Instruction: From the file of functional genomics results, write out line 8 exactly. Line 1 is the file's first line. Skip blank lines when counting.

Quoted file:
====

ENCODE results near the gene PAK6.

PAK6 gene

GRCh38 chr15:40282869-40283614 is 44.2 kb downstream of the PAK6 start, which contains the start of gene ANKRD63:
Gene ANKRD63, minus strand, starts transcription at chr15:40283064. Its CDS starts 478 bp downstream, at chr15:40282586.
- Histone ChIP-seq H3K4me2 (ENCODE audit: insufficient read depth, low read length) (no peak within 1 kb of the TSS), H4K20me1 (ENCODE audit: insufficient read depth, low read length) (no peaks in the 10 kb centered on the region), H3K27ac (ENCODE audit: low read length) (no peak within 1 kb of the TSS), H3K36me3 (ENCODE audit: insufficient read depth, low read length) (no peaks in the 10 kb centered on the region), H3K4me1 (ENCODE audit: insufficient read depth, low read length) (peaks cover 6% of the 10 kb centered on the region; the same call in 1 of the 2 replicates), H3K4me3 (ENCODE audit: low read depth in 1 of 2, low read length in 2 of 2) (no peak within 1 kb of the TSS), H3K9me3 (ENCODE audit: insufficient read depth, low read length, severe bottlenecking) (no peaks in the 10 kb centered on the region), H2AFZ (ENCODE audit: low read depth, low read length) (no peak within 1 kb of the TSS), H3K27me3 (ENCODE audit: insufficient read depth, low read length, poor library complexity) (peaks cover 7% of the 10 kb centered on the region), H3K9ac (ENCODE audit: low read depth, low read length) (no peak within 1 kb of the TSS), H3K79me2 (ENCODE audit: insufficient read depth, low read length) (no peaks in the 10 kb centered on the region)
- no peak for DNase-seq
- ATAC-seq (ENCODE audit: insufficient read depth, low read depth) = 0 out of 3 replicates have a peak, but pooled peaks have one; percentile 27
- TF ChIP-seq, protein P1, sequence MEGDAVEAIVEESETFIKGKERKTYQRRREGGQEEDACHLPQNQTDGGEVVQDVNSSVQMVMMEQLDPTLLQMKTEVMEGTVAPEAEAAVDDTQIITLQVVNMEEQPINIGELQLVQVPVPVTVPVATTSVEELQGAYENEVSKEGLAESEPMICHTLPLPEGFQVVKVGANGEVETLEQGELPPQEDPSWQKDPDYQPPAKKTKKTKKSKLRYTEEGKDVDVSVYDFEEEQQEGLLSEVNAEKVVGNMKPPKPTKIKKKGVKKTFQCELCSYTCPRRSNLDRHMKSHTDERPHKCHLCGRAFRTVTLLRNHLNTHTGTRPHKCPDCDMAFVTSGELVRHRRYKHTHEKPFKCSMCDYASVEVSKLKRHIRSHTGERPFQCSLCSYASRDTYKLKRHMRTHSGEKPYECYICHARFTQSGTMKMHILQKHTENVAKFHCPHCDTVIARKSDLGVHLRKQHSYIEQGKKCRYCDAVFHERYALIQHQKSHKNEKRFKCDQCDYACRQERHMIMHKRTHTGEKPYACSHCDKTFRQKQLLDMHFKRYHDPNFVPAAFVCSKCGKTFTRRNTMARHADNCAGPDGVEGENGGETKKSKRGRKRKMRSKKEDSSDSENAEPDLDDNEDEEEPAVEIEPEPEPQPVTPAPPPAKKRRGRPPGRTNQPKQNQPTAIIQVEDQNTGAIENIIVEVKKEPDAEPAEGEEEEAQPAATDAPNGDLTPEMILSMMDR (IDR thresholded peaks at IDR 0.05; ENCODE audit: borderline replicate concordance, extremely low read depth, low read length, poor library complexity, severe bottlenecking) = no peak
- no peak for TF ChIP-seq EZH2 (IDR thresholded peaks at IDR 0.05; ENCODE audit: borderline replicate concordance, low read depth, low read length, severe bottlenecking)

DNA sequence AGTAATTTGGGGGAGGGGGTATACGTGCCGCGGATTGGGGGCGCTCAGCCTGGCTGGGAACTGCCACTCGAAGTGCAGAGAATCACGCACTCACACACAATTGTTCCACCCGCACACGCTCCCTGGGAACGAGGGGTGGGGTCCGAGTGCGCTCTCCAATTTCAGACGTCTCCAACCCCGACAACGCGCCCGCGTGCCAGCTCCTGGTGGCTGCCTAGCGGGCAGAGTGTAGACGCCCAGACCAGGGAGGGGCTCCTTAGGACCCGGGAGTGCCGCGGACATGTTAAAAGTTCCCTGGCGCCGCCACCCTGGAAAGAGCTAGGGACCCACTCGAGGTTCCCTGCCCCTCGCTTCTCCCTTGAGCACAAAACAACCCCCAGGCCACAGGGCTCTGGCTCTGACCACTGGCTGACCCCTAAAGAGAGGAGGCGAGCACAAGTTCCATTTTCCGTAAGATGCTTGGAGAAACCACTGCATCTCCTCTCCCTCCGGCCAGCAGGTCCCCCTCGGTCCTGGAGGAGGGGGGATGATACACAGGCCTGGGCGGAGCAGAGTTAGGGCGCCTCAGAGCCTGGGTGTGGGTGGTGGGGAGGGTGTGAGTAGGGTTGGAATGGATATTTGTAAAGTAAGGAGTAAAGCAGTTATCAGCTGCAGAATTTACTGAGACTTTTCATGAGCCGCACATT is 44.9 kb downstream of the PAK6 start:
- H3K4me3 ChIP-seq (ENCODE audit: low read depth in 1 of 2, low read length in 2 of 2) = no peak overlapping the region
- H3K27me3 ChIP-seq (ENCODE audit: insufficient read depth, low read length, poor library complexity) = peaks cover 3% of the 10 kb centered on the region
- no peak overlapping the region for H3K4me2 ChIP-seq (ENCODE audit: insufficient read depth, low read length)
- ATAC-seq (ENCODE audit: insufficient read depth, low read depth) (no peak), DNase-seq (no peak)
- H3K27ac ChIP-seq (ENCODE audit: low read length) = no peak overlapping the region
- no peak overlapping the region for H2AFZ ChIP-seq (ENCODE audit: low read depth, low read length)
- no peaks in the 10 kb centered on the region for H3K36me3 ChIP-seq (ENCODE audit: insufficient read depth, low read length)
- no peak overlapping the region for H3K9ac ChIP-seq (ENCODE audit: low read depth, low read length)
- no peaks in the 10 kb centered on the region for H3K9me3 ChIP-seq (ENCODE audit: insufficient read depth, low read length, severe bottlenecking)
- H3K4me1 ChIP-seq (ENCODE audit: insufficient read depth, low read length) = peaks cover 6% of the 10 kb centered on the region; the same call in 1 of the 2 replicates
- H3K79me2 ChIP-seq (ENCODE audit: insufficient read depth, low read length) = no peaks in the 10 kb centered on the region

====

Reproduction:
- TF ChIP-seq, protein P1, sequence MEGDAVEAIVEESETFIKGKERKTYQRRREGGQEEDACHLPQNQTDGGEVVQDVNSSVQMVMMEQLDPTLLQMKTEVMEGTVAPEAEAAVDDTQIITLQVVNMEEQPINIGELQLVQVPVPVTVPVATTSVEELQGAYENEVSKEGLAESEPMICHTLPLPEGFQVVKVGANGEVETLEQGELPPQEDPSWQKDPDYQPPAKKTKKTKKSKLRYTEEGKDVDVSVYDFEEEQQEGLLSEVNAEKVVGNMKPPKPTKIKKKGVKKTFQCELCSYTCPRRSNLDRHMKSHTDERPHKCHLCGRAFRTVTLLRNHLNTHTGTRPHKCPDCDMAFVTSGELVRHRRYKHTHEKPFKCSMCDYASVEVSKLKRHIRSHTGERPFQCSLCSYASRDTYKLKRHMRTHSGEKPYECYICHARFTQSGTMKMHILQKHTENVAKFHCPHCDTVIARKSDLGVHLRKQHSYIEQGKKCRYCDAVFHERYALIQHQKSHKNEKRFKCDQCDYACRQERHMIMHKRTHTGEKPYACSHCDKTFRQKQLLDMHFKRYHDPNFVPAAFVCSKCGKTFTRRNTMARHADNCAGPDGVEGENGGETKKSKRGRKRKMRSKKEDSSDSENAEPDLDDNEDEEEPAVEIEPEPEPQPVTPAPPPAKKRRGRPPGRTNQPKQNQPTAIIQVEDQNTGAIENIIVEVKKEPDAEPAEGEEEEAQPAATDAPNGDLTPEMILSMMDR (IDR thresholded peaks at IDR 0.05; ENCODE audit: borderline replicate concordance, extremely low read depth, low read length, poor library complexity, severe bottlenecking) = no peak